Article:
Raheem) at the hands error, as Wikipedia defines:

"people's tendency to place an
undue emphasis on internal
characteristics to explain
someone else's behavior
in a given situation, rather
than considering external
factors." The first lesson I
draw from "Do the Right
Thing" is this: Ranging from
the current sociological
factors that maintain our
respective statuses as well as
the historical factors that have
led us all to our current places
in the world, appreciating and
accepting the complexities of
one another's identities and
how these identities interact
to produce a community
is imperative for resolving
interpersonal and intergroup
conflict when it arises.
Broadening our minds in this
manner can prevent us from
committing the fundamental
attribution error, which too
often fosters hate, violence and
destruction, and instead can
lead us to understanding, love
and creation.
The rioting in the film and in
Ferguson pains me personally
for many reasons, not least of
which is its thoughtlessness.
In "Do the Right Thing," one
line by the owner of the market
across from Sal's speaks to the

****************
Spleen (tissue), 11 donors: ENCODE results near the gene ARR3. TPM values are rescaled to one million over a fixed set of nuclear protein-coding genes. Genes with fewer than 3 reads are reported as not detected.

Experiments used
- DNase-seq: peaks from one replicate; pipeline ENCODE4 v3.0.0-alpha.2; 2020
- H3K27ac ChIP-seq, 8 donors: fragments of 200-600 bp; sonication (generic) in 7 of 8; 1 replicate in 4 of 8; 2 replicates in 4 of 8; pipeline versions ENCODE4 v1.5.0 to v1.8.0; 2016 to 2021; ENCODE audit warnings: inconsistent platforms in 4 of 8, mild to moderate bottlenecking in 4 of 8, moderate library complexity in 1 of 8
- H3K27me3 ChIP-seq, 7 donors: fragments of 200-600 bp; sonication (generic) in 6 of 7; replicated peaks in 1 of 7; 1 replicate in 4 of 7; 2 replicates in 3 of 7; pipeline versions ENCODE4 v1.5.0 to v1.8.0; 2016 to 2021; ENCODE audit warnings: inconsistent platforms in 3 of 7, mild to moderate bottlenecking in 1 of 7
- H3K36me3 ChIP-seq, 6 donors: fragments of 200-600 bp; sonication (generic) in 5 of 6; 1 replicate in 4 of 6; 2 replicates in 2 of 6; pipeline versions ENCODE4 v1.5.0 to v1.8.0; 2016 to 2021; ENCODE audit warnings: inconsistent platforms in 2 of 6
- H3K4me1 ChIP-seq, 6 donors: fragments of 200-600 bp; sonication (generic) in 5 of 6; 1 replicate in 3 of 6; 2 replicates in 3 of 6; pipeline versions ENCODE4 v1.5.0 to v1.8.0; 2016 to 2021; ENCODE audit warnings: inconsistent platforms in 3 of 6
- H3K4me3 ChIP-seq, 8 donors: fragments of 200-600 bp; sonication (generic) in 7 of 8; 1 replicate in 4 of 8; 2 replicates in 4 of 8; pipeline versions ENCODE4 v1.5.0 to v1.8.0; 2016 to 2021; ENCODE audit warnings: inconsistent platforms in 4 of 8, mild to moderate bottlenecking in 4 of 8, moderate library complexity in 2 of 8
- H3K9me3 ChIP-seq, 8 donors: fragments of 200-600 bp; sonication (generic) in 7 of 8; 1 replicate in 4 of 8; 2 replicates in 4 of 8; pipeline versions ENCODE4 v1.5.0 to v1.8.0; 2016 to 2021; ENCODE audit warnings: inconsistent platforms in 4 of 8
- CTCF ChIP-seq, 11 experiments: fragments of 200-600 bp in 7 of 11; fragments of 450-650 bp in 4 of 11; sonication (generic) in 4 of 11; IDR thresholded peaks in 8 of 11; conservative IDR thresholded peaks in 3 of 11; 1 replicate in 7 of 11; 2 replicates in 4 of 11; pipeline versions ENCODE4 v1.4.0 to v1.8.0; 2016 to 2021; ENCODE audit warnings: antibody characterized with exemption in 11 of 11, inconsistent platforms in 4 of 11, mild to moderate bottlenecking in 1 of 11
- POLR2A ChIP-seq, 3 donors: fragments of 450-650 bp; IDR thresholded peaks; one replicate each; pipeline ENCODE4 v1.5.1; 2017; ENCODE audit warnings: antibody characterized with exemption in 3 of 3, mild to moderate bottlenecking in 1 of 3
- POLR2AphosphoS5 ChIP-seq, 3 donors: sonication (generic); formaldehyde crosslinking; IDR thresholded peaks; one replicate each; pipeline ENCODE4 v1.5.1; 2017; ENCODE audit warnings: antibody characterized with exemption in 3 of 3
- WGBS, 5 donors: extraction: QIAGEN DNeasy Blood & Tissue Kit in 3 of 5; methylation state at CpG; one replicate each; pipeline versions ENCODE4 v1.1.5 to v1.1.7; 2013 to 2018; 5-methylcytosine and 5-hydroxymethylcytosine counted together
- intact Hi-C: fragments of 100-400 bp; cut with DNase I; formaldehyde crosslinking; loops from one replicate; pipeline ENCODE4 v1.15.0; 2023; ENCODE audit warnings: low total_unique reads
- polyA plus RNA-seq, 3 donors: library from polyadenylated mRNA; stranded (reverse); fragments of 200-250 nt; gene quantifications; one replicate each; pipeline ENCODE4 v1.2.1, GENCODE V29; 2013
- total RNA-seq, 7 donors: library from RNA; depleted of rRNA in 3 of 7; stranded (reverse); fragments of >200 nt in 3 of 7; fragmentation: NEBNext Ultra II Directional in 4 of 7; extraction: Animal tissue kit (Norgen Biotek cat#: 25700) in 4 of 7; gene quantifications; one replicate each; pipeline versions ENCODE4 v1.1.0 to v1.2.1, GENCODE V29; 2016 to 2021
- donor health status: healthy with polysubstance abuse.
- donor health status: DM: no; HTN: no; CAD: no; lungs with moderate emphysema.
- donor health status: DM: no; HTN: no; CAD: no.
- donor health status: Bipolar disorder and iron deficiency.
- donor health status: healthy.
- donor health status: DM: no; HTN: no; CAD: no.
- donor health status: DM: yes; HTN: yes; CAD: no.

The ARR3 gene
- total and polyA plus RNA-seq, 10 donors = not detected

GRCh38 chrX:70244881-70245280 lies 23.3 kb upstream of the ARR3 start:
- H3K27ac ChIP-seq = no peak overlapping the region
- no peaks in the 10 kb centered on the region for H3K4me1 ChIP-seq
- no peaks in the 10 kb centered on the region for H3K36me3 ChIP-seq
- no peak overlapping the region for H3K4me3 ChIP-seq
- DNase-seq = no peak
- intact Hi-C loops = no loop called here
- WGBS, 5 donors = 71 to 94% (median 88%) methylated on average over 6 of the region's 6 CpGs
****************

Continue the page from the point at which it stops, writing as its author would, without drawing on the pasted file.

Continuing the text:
absurdity of the often self-
destructive nature of rioting.
When the mob has finished
destroying the pizzeria, they
turn on the Korean-owned
market across the street. The
Korean owner waves his broom
side-to-side in vain, trying to
deter the mob, and he says to
the mob in broken English:
"I Black. You, me: the same."
Despite what mightbe the more
salient differences between the
groups in the community (skin
color, accents, etc.), they are all
more or less the same, as we all
are.
Looting local businesses
only perpetuates the shared
economic deprivation of the
community. The end goal, it
seems to me, should be creative
local initiatives to address
the community's issues. This
approach will lead to more
constructive and overall better
solutions.
But what do I know? I'm just
a film writer.

BySOPHIAKAUFMAN